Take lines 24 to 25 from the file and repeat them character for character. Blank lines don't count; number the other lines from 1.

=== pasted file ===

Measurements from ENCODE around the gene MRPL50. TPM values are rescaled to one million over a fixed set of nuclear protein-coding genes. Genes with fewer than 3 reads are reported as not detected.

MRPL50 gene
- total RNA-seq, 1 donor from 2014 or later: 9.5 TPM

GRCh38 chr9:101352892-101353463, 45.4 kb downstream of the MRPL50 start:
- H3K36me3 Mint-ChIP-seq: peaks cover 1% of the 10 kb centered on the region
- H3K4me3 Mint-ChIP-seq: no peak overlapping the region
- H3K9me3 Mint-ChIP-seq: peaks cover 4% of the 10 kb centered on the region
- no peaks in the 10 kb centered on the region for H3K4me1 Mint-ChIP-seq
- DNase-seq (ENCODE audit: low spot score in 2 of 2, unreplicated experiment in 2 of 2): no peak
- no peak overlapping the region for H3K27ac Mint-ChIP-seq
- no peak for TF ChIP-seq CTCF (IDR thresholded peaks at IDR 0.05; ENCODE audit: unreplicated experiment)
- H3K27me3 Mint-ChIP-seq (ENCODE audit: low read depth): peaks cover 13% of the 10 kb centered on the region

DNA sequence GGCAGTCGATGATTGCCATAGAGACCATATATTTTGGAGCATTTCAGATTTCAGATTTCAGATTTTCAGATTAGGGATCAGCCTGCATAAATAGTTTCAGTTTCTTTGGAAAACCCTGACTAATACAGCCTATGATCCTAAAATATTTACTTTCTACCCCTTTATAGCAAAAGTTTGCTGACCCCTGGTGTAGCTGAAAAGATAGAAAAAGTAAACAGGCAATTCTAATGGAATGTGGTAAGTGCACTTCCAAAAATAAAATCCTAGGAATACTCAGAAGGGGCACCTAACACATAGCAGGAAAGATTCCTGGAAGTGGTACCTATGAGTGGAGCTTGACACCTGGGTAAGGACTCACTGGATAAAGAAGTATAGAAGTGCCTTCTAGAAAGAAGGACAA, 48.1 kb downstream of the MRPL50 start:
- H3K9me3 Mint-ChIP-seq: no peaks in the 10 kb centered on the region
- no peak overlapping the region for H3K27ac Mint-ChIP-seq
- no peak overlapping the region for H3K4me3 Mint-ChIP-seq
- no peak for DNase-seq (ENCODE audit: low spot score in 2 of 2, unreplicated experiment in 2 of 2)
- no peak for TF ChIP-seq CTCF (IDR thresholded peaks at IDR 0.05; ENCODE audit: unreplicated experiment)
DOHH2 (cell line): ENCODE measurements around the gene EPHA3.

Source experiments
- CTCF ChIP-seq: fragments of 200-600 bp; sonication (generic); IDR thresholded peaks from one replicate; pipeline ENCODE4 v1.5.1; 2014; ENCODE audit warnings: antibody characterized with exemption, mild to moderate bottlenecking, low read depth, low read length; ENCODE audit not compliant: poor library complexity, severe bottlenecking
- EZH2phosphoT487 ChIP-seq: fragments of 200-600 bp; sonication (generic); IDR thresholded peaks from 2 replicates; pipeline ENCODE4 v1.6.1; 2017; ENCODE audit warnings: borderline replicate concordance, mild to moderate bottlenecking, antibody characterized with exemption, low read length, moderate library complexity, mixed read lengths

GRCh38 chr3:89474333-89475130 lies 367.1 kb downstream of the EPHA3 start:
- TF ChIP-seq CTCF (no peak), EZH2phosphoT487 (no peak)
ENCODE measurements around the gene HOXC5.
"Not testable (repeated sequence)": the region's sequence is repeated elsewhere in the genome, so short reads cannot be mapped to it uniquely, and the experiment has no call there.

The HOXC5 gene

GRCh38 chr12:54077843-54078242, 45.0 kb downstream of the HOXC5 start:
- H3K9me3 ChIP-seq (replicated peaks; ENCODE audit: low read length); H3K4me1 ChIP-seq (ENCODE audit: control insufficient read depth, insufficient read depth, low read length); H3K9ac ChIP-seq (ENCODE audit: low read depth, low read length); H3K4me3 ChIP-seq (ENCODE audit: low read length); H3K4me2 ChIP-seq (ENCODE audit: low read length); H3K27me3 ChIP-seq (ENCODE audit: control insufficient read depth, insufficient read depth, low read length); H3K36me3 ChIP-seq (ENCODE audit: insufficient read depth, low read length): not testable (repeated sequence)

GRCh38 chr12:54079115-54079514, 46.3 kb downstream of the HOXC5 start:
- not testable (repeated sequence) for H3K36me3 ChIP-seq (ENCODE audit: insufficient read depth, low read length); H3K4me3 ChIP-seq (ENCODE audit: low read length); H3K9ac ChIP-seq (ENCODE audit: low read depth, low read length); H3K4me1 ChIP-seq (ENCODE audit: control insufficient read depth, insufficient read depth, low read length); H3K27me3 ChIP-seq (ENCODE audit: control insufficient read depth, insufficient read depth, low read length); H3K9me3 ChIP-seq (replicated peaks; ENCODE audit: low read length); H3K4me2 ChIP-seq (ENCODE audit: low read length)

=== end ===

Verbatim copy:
- TF ChIP-seq CTCF (no peak), EZH2phosphoT487 (no peak)
ENCODE measurements around the gene HOXC5.